Another happy trawl through the dictionary, occasioned by the news of a new orthopaedic wing for Kirkcaldy’s hospital. Orthos is straight, genuine or right angles, leading to orthodox, orthotics and new to me, orthoepy, the study of correct pronunciation. It is also much used in chemistry and by association, geology.
On the same page, ortanique, which sounds as if it should derive from old French, but is actually a portmanteau word: orange tangerine unique. People get away with just making this stuff up!
The concept of portmanteau words was of course brought into being by Lewis Carroll, where he used two words to make one, the most famous being slithy, from lithe and slimy. Porter is to carry and manteau is a cloak.
As the estate agents never tire of telling us, one of the many grand things abut Fife is its coastline. We have several beautiful beaches within easy reach of our home, a fact which has made the last 9 months just that bit more bearable. In anticipation of yesterday’s Level 4 announcement we tootled off to Aberdour, for a chilly, bracing march along the sands and back. The light changes constantly, which will be news to no-one, but it continues to fascinate.
Other than that, chef made his own pasta and we won the Saturday Quiz. And one of my chums typed Aviemore as Aviemoron on FB, that made me laugh more than it should have.
For anyone with an interest in plants, art or indeed both, below is a link to the degree show at the Royal Botanic Gardens in Edinburgh. They offer training in botanical drawing, a uniquely special method of documenting the life story of a plant. I have long been in awe of this, and its practitioners. There is a short film at the bottom of the page, and with all that’s continuing to happen in the world I can think of worse ways to spend 9 minutes, while waiting for the solstice and the conjunction of Jupiter and Saturn.
Whilst we’re on the subject of links, it will come as no surprise to anyone if I point you, gently, in the direction of the Christmas shows on line from the Lyceum theatre. Well, who knew, Karine Polwart has made one…..
So it rumbles on. Mid November, return to lockdown for some areas here, and all over the world. Tantalising glimpses of vaccines, stories of very bad behaviour in the corridors of power, and meanwhile the winter avian visitors have arrived.
For some years now some of our family have been discussing the mystery of The Sicilian, a female ancestor about whom very little was known. Thanks to some new research, she has been identified as Elizabetta Calabro. She and her spouse, Andrew Walker, had a daughter named Mary, in 1815. Mary was born in Gosport, and was referred to as English. Mary is our direct ancestor.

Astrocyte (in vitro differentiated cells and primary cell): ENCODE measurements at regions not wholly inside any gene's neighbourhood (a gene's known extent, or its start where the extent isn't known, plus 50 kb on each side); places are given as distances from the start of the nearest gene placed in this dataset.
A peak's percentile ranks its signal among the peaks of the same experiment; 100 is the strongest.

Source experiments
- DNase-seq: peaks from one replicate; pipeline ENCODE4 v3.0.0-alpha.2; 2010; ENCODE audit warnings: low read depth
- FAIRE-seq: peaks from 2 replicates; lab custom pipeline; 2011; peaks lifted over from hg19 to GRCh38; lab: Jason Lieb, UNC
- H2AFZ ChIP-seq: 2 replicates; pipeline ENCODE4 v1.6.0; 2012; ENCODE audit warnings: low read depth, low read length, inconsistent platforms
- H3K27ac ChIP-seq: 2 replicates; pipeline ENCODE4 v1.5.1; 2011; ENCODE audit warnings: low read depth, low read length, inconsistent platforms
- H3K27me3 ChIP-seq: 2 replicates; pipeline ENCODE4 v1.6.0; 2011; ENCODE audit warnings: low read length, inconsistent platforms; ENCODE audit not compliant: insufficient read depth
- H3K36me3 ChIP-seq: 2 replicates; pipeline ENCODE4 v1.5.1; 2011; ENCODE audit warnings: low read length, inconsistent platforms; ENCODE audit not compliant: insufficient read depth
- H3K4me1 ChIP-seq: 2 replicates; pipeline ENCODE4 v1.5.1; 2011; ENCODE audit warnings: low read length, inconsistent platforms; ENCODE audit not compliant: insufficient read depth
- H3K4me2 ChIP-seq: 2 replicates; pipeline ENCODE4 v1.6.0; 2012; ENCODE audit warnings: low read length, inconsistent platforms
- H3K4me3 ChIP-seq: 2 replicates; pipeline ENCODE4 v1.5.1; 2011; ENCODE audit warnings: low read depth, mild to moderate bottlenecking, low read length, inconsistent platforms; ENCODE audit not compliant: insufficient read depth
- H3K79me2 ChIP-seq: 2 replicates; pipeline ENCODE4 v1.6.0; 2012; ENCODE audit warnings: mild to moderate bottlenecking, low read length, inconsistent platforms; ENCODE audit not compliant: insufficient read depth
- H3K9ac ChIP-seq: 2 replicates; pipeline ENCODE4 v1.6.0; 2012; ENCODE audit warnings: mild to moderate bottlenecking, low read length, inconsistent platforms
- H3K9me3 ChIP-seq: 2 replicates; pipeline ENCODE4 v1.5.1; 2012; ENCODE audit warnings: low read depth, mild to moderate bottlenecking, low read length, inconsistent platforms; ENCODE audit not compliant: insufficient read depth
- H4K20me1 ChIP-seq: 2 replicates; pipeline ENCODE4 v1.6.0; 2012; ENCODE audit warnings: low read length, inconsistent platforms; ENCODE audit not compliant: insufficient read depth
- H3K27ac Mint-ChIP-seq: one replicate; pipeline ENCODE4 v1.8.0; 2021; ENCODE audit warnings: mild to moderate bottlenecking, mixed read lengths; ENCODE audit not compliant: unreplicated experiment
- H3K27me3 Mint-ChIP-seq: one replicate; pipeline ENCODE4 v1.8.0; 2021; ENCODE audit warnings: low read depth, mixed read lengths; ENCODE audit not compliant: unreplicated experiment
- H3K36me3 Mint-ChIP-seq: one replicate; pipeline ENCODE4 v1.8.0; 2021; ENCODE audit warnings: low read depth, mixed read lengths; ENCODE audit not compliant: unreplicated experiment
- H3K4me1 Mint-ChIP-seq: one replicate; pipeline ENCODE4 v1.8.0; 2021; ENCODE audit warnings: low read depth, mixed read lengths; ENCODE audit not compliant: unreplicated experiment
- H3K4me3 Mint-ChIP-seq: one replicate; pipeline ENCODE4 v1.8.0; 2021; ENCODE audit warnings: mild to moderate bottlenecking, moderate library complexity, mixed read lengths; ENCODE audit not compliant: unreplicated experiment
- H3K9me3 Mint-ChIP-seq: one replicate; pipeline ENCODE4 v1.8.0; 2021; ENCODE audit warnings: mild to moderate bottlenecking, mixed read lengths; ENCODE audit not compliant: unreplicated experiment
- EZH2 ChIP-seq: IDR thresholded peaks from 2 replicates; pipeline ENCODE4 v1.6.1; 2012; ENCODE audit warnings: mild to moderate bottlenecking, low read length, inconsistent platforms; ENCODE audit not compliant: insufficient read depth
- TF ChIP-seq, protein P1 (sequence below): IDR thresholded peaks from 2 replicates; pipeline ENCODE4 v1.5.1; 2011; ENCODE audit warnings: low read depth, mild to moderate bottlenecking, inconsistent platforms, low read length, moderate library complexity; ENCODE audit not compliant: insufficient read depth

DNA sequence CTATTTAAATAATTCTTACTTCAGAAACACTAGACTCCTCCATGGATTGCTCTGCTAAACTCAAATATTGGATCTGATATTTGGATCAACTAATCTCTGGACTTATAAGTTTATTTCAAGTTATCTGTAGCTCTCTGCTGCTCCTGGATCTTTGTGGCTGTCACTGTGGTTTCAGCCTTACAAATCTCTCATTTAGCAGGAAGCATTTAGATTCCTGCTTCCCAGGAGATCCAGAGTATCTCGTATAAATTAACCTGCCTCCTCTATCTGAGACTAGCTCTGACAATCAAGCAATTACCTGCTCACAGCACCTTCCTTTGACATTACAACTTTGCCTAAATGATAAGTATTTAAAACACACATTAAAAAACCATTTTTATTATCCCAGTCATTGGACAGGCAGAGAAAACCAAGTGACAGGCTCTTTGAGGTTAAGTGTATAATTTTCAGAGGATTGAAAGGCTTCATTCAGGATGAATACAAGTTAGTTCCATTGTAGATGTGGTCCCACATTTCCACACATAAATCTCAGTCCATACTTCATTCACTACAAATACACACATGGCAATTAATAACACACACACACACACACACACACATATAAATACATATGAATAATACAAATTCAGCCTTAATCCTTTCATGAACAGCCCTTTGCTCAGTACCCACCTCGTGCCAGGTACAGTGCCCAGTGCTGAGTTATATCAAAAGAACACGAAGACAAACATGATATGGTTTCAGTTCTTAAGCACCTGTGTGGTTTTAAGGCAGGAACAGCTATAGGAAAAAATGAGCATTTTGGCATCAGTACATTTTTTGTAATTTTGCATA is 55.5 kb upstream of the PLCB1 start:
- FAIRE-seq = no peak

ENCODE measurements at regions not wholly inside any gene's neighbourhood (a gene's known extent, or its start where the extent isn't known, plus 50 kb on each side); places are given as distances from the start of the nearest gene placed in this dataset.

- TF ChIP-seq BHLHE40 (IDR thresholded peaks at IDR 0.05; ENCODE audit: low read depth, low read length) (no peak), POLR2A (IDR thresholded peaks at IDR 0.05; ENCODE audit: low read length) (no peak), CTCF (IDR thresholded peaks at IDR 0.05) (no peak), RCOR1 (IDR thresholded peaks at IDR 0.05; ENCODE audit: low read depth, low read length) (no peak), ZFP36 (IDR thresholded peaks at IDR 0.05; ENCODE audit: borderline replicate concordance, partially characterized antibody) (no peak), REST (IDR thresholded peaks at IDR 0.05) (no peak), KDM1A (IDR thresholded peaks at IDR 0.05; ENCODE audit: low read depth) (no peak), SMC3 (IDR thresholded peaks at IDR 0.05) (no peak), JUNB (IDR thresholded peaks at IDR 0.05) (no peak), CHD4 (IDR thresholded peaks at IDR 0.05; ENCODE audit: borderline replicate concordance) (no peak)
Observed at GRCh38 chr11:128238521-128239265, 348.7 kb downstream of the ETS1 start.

Andrew Walker was “of this parish” in Towie, Aberdeenshire, so the birth was recorded at his church. Family legend has it that Elizabetta was a contessina, and eloped with Andrew when he was en route home. Maybe they were on their way north when the baby was born?
Andrew was recorded a a wine merchant, which could explain why he visited Sicily in the first place.
Ban the Wasp was originally set up to share family history; it’s good to know that there is still an interest. For anyone brave enough to ask, I now have a family tree printout – it’s three metres wide….
Loch Ore on Sunday, this superb local amenity features a circular walk through a variety of ecosystems, including a beach, reed beds, meadow, fields of geese and woodlands. Built on the land reclaimed from coal mining, it’s used for water sports and is the meeting place for the Newfoundland dog group. Wee frog here the size of a thumbnail. The children’s playpark acknowledges the industrial heritage.
From my walk today, some wild, some planted. The poppies are at the end of the Dunfermline Road out of Limekins, an infamous junction where there is no place to linger.
Today I was listening to my current podcast of choice, The Moth, thank you Fiona for the shout, walking along, when I became aware of a moth in my specs. Of course I behaved like a grown up and made sure it was settled safely in a nearby hedge, but I must confess that my first thoughts involved ocular ingestion.
Apolgies for the numbering, WordPress and iPad do not make easy bedfellows.
Finding myself on the Lakeland page and seriously considering an egg coddler, I remembered that it is possible to use this interweb thingy to post as well as to shop.
I’m surprised that I haven’t been keeping a lockdown diary. To be fair, 100+ entries of “got up, didn’t go out, tried to sort my hair, went to bed” would eventually pall, but it might have been an interesting experiment to document the change of attitude as the days stretch on. But, as I have no refreshingly cool or mordantly witty statement to make on the whole pandemic and the various reactions of countries to this, I haven’t really thought of much to write. If best selling authors are only raising their heads above the parapet to show their latest jigsaws, then I don’t feel too guilty.
I think most of us are experiencing sleep issues during lockdown. For me, it’s a mix of wakefulness, wild dreams, dozing instead of non REM, sensitivity to the early dawn, and so on. One aspect is that I wake up, frequently, singing. Many tunes wash through my cerebral cortex, I would love to say that each one is a celestial aria, worthy of the greats, but in fact they are usually monotonous three note riffs which would not occasion any loss of sleep for a Novello nominee. You may experience something similar.
However, I defy anyone to tell me that they also sprang to wakefulness today at 03:15, singing “Hey, hey! I’m a bicuspid!” * Takes that dream about all your teeth falling out to a whole new level.
I was laughing so hard I had to decant to the spare room.